- The Washington Times - Tuesday, April 18, 2006

James Anton, a former federal judge and minority counsel for President Lyndon B. Johnson, died of heart failure March 23 at St. Vincent’s Hospital in Indianapolis. He was 92.

Mr. Anton was born in Concord, N.H.

In 1943, he was commissioned as a second lieutenant in the artillery at Fort Sill, Okla., where he was an aide to Gen. James Lewis of the 32nd Brigade. The next year, he participated in the Allied landing in Normandy and flew 37 missions in a Piper Cub, for which he received an Air Medal with oak leaf clusters.

After leaving the military, Mr. Anton was a member of the New Hampshire state House of Representatives in 1946 and 1947. He came to the District in 1947 with then-Sen. Stiles Bridges of New Hampshire and became an assistant journal clerk for the U.S. Senate.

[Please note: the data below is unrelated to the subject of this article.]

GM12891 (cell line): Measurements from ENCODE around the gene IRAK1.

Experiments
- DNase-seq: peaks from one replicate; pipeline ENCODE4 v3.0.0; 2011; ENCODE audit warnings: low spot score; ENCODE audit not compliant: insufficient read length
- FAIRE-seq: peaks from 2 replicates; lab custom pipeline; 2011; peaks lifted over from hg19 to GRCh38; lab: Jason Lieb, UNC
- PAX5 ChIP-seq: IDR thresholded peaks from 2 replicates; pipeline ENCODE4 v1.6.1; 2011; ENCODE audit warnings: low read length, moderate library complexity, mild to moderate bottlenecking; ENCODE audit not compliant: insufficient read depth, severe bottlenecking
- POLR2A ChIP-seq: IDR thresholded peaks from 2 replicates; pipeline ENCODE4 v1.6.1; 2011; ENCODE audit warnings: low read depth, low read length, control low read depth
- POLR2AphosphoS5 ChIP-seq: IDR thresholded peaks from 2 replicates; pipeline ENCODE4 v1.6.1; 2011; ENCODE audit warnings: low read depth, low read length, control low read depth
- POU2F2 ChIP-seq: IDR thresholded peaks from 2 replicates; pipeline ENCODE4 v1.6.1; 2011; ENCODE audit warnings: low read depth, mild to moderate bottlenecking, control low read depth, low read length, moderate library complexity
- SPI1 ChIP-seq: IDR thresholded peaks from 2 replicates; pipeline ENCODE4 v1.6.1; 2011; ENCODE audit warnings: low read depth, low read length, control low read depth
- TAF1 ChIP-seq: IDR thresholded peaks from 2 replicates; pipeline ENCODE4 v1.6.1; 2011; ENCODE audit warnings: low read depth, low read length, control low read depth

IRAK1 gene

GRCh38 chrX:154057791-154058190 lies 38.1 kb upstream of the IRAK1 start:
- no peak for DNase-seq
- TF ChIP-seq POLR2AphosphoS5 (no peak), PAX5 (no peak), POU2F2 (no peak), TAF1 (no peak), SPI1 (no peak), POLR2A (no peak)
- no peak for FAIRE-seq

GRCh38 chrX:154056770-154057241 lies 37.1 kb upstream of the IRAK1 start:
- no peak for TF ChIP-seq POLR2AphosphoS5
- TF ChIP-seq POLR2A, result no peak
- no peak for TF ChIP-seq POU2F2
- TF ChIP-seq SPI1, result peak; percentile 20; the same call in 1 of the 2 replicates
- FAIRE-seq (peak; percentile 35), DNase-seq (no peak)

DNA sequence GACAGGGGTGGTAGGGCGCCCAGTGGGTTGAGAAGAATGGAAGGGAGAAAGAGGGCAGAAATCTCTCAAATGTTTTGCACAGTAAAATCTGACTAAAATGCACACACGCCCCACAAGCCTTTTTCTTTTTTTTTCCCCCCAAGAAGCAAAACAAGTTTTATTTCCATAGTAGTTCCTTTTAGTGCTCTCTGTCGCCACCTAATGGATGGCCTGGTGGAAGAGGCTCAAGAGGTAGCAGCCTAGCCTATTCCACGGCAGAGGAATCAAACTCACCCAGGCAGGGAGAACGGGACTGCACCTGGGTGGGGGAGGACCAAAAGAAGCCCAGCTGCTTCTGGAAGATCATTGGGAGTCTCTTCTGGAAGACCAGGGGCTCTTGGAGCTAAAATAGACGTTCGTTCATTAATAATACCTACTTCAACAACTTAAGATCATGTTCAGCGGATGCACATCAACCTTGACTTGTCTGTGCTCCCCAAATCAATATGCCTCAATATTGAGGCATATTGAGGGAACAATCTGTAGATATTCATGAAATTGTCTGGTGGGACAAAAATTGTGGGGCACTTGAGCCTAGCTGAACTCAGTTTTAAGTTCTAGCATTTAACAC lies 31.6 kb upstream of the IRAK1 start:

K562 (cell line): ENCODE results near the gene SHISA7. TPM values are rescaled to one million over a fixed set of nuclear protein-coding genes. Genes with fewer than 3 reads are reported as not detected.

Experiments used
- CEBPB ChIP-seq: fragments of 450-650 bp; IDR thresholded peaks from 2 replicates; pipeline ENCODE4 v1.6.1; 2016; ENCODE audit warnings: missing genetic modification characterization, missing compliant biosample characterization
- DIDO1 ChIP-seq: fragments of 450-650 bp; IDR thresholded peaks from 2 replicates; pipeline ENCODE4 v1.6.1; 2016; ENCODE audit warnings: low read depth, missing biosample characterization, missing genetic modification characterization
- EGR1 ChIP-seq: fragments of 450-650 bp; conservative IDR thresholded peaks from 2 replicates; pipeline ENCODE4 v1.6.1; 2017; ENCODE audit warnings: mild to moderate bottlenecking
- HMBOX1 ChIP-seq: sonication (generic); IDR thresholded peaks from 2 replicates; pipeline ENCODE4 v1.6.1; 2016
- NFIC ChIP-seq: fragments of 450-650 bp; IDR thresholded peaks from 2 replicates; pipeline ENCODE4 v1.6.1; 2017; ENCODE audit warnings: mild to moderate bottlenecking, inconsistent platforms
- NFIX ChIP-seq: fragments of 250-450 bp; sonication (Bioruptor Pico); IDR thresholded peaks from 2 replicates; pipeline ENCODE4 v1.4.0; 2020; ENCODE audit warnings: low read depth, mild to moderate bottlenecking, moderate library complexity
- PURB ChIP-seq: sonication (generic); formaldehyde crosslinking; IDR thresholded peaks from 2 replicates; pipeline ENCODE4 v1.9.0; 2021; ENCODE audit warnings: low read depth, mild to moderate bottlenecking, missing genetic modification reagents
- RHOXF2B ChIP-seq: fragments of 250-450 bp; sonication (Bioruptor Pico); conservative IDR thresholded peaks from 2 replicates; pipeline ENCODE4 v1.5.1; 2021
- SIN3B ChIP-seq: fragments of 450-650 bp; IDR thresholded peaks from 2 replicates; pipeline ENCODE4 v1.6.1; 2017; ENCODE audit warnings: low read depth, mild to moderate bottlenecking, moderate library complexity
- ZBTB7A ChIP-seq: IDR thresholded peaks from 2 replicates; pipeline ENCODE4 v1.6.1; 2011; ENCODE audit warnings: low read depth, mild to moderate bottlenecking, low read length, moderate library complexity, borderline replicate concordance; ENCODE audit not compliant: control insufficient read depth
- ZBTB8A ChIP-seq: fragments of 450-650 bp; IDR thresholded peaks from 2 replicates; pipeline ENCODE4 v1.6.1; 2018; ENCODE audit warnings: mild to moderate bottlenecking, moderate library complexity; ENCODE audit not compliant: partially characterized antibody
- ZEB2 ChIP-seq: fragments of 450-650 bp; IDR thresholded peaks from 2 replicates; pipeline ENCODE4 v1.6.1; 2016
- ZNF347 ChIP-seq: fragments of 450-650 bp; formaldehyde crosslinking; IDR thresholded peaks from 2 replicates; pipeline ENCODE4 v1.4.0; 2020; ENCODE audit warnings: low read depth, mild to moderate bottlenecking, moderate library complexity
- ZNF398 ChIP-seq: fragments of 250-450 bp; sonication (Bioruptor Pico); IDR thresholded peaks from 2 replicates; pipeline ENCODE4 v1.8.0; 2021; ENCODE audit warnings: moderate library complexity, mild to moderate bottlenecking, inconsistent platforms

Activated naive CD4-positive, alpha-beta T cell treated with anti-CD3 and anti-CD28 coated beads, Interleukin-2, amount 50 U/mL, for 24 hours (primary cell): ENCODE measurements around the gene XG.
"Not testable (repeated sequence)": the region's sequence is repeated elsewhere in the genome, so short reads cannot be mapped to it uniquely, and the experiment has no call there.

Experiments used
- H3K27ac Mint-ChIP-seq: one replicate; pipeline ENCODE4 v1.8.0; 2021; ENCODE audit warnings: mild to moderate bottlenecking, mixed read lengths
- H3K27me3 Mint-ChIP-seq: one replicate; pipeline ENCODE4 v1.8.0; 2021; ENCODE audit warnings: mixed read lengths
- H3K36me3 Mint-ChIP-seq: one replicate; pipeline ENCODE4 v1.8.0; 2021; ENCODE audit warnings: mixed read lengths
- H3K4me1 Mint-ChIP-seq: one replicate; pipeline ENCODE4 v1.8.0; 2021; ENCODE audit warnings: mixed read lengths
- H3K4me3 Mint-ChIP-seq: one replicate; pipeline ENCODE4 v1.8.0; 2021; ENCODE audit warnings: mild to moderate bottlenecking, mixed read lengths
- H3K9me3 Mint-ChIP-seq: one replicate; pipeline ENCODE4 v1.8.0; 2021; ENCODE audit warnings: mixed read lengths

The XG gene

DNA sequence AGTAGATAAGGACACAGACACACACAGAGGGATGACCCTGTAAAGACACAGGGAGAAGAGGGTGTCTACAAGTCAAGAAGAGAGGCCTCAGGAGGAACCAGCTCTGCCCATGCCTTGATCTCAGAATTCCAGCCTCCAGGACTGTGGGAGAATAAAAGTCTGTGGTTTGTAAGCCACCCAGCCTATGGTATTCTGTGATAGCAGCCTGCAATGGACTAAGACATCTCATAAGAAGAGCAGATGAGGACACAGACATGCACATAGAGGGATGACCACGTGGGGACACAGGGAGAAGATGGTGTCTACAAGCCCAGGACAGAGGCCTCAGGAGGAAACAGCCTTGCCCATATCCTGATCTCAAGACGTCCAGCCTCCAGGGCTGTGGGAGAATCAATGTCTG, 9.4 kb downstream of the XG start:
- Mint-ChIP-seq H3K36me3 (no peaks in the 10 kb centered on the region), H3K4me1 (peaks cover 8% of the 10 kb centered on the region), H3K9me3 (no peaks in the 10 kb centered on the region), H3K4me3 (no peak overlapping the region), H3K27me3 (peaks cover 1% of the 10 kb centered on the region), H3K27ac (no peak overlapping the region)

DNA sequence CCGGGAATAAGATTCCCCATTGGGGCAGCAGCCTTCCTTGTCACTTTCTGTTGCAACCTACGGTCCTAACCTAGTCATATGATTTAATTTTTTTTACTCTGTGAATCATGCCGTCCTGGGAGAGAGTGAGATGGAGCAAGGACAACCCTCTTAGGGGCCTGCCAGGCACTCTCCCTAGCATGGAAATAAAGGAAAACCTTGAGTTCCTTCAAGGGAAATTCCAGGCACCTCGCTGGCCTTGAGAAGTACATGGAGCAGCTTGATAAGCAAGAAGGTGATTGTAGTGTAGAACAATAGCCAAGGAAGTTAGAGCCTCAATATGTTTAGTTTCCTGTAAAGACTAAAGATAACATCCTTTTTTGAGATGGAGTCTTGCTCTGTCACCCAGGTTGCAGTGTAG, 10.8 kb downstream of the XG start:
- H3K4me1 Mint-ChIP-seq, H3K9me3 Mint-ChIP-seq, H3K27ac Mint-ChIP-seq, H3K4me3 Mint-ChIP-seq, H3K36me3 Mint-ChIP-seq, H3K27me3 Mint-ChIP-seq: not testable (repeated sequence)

Mr. Anton graduated from the Georgetown School of Law in 1952. He worked for the Civil Aeronautical Board and the Interstate Commerce Commission before being appointed a federal judge and later becoming President Johnson’s minority counsel.

Mr. Anton later began his own law practice and lived on Maryland Avenue on Capitol Hill, becoming known as the “Mayor of Maryland Avenue.”

He owned two antique stores in the District and participated in many shows along the Eastern Seaboard. After retiring from his law practice, he traveled extensively in Russia to collect antiques.

In 1992, Mr. Anton moved to Indiana to marry Elizabeth Gilmore.

He was a member of the D.C. Bar Association, the Capitol Hill Garden Club, the American Legion and St. Mark’s Episcopal Church in the District. He donated his papers to the Lyndon B. Johnson Library and Museum in Austin, Texas, and also donated his service and political papers to the State Library of New Hampshire.

In addition to his wife, Mr. Anton’s survivors include a daughter, Linda Anton of Newburyport, Mass.; two sons, James Edward Anton of Mobile, Ala., and William Anton of Hilton Head, S.C.; two sisters, Jeanette Slattery of Concord, N.H., and Julia Chamberlain of Farmington, Mass., and five grandchildren. He was twice widowed.

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